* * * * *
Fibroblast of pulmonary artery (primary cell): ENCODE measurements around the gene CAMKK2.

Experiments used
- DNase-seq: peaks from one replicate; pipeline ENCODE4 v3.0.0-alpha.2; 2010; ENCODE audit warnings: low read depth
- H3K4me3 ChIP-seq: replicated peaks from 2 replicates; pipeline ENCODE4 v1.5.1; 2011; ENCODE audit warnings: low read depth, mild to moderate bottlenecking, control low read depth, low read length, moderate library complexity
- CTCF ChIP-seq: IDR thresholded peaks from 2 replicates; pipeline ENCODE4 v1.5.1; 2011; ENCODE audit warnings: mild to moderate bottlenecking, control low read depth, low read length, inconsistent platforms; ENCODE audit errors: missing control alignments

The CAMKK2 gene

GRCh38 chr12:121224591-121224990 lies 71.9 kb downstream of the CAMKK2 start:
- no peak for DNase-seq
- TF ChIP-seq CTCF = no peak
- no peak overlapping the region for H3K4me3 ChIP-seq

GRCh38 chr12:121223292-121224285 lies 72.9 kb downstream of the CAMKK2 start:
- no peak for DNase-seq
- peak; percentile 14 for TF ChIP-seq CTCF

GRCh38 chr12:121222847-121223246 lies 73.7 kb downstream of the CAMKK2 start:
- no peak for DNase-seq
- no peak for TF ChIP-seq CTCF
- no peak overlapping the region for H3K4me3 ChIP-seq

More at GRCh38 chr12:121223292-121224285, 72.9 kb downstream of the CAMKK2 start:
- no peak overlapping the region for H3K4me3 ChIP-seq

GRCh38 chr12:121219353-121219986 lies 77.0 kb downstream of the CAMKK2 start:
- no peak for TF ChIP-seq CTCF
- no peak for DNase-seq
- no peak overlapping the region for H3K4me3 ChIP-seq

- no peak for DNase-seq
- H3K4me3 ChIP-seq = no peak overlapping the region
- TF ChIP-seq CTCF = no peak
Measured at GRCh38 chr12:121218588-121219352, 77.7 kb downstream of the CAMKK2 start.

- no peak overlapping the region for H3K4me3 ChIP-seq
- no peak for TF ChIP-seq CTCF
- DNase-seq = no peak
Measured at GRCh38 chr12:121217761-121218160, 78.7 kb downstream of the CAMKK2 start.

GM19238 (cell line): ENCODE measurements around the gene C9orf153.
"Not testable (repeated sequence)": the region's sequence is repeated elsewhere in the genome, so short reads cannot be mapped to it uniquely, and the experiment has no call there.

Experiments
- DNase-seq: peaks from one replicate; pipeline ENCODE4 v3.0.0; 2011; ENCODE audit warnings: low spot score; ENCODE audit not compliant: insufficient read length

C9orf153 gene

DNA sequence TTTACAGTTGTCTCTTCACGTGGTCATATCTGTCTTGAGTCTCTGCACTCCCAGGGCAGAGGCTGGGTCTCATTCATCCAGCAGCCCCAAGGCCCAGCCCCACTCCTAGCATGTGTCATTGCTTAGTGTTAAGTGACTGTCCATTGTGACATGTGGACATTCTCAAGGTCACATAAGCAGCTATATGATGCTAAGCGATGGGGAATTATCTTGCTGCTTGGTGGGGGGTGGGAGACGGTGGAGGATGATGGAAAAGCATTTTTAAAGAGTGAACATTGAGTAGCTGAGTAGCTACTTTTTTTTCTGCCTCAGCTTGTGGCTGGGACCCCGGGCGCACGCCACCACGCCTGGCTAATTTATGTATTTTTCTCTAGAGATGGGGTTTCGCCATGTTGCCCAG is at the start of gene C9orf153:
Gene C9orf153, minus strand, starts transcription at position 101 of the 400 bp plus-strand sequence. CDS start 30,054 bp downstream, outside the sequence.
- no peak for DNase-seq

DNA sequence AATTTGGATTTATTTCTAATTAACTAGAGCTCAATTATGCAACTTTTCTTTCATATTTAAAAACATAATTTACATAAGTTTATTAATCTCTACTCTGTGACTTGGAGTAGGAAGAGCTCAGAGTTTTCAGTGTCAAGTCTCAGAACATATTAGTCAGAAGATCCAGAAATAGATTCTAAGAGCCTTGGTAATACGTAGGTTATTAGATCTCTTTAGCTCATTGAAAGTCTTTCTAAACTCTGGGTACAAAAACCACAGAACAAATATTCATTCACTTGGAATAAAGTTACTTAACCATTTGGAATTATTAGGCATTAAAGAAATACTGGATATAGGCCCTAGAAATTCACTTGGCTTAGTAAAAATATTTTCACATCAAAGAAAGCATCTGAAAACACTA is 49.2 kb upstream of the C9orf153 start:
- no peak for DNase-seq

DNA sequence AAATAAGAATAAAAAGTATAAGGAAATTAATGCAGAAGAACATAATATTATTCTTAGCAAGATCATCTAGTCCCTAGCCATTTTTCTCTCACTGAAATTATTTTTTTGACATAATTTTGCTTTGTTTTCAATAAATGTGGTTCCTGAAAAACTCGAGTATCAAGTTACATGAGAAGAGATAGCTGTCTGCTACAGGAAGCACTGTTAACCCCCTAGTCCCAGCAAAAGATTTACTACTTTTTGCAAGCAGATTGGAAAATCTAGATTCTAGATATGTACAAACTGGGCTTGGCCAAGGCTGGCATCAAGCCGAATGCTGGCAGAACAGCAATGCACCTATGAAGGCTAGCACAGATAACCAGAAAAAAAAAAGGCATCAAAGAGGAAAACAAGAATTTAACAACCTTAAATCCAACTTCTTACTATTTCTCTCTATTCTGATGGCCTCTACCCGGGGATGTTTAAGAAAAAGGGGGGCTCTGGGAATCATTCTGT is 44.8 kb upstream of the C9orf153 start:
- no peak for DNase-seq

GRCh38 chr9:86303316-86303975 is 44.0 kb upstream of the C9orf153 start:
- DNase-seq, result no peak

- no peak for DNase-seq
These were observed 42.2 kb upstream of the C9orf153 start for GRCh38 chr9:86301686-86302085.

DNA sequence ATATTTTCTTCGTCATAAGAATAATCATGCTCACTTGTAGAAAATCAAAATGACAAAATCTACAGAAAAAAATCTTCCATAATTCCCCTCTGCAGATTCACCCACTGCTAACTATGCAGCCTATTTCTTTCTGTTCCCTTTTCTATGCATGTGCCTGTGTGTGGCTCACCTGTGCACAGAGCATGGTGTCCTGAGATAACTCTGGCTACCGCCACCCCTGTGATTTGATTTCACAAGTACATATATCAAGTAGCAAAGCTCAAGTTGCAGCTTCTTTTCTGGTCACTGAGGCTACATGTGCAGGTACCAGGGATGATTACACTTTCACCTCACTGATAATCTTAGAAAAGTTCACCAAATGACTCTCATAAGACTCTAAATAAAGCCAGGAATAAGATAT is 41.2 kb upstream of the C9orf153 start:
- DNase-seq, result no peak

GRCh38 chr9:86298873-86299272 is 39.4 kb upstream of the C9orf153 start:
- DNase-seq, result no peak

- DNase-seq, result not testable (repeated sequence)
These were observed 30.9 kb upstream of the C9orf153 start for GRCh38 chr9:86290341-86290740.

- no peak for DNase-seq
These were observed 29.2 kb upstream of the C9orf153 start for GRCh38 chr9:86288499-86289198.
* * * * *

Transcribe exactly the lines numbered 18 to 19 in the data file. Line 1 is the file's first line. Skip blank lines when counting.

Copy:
More at GRCh38 chr12:121223292-121224285, 72.9 kb downstream of the CAMKK2 start:
- no peak overlapping the region for H3K4me3 ChIP-seq